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dc.contributor.authorVan Staden, Annalene
dc.date.accessioned2016-12-02T13:46:47Z
dc.date.available2016-12-02T13:46:47Z
dc.date.issued2010
dc.identifier.citationVan Staden, A. (2010). Comparing native signing, late-signing and orally trained deaf children’s ‘theory of mind’ abilities. South African Journal of Psychology, 40(1), 97-106.en_ZA
dc.identifier.issn0081-2463 (print)
dc.identifier.issn2078-208X (online)
dc.identifier.urihttp://hdl.handle.net/11660/5163
dc.descriptionThe original publication is available at http://www.sagepub.com/journals/Journal202212en_ZA
dc.description.abstractI argue that language skills and social interaction, specifically quality social discourse (reciprocal interaction) concerning mental states are pivotal in the development of social understanding and ‘theory of mind’ development. Thus, this research is grounded and positioned within the theories of social constructivism. ‘Theory of mind’ development in relation to language acquisition, social interaction and the assessment of ‘false-belief’ is presented. In addition, the advantage that Sign Language offers in the early years of a deaf child’s life is clearly demonstrated, by comparing the performance of native signing deaf children with deaf parents and late-signing and orally trained deaf children of hearing parents on different ‘false-belief’ tasks. In contrast to deaf children of hearing parents, deaf children who have deaf parents, are provided with natural access and exposure to Sign Language. As a result, native signing deaf children demonstrate developmental benchmarks in ‘theory of mind’ acquisition similar to typical developing hearing children.en_ZA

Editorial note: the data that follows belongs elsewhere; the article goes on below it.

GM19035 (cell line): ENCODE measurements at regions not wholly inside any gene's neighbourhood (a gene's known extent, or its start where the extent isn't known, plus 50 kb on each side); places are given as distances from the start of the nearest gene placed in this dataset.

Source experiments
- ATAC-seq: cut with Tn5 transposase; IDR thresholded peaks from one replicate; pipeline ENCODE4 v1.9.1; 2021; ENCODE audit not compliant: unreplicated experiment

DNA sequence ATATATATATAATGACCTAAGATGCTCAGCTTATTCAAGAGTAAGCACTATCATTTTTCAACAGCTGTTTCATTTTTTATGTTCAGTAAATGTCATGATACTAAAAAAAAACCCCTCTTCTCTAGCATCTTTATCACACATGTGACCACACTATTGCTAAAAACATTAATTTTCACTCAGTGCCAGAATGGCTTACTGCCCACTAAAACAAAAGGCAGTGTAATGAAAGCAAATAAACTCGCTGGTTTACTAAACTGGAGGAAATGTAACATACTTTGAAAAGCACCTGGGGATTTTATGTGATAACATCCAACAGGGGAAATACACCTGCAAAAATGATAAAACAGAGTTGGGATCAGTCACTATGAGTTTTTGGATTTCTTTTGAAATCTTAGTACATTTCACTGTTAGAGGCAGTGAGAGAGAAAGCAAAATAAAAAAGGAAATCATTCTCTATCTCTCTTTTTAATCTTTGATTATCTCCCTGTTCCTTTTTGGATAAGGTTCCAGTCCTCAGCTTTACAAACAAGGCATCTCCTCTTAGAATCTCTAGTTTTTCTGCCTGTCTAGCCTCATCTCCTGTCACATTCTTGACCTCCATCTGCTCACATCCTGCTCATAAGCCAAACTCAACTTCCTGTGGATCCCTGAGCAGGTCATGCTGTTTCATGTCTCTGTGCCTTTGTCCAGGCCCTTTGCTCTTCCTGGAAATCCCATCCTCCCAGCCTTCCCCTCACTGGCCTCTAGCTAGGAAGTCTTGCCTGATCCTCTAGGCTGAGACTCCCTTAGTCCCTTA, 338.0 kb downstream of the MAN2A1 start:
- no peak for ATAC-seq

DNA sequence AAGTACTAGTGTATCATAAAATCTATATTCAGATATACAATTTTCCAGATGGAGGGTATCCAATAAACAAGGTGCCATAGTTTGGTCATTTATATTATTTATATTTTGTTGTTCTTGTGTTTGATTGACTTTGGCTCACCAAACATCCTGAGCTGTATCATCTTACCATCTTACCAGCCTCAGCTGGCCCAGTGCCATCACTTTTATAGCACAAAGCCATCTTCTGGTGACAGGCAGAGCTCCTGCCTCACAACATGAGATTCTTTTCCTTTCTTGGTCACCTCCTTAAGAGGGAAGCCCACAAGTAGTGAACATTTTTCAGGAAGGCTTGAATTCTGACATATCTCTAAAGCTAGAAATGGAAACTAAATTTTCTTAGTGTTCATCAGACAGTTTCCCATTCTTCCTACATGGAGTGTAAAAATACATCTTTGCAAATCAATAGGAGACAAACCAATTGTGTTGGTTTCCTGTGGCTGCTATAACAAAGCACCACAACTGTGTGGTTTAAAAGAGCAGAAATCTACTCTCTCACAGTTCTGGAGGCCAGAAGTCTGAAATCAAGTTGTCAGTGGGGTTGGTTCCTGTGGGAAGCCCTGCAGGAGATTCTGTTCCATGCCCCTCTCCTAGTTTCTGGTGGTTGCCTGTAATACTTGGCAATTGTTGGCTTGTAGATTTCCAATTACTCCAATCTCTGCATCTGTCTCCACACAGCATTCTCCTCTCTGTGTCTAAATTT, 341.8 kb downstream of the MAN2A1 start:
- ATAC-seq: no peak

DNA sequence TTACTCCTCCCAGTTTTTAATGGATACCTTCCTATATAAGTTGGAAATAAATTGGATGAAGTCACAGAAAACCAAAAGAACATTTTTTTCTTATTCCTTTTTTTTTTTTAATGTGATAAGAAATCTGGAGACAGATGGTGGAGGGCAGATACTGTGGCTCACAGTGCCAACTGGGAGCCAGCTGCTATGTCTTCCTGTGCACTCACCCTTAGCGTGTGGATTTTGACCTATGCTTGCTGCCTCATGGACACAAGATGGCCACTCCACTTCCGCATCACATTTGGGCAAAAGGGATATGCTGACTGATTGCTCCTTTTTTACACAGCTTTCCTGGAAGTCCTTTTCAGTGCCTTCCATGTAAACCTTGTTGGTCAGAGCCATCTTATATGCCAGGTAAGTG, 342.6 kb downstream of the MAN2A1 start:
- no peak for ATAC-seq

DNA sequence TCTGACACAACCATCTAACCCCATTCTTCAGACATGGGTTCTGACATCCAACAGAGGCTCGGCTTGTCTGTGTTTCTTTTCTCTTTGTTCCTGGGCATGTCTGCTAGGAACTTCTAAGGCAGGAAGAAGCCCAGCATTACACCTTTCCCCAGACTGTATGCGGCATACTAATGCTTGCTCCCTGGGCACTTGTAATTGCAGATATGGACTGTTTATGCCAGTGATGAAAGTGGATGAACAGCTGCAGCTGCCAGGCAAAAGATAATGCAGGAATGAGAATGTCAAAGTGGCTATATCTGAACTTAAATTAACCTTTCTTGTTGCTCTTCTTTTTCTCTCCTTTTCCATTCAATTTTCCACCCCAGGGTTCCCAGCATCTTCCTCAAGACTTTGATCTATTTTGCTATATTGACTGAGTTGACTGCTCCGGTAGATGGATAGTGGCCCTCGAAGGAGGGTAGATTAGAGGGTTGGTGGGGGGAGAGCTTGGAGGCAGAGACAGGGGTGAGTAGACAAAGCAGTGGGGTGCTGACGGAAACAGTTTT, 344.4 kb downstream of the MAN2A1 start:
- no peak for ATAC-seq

dc.language.isoenen_ZA
dc.publisherSAGE Publicationsen_ZA
dc.subject'False-belief' tasksen_ZA
dc.subjectLanguage acquisitionen_ZA
dc.subjectSocial interactionen_ZA
dc.subject'Theory of mind' developmenten_ZA
dc.titleComparing native signing, late-signing and orally trained deaf children’s ‘theory of mind’ abilitiesen_ZA
dc.typeArticleen_ZA
dc.description.versionPostprinten_ZA
dc.rights.holderAuthors retain copyrighten_ZA


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